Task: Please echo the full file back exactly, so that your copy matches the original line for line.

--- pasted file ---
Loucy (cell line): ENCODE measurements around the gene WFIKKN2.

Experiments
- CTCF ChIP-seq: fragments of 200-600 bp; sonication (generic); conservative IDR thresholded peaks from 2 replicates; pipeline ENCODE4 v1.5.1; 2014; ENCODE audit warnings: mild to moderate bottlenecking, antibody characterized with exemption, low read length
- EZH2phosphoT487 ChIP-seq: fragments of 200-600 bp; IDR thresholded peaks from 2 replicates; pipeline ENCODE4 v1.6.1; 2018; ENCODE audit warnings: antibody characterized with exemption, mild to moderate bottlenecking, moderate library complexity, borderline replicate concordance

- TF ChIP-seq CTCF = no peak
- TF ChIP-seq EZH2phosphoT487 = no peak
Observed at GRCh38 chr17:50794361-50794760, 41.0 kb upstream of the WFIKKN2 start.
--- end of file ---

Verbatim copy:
Loucy (cell line): ENCODE measurements around the gene WFIKKN2.

Experiments
- CTCF ChIP-seq: fragments of 200-600 bp; sonication (generic); conservative IDR thresholded peaks from 2 replicates; pipeline ENCODE4 v1.5.1; 2014; ENCODE audit warnings: mild to moderate bottlenecking, antibody characterized with exemption, low read length
- EZH2phosphoT487 ChIP-seq: fragments of 200-600 bp; IDR thresholded peaks from 2 replicates; pipeline ENCODE4 v1.6.1; 2018; ENCODE audit warnings: antibody characterized with exemption, mild to moderate bottlenecking, moderate library complexity, borderline replicate concordance

- TF ChIP-seq CTCF = no peak
- TF ChIP-seq EZH2phosphoT487 = no peak
Observed at GRCh38 chr17:50794361-50794760, 41.0 kb upstream of the WFIKKN2 start.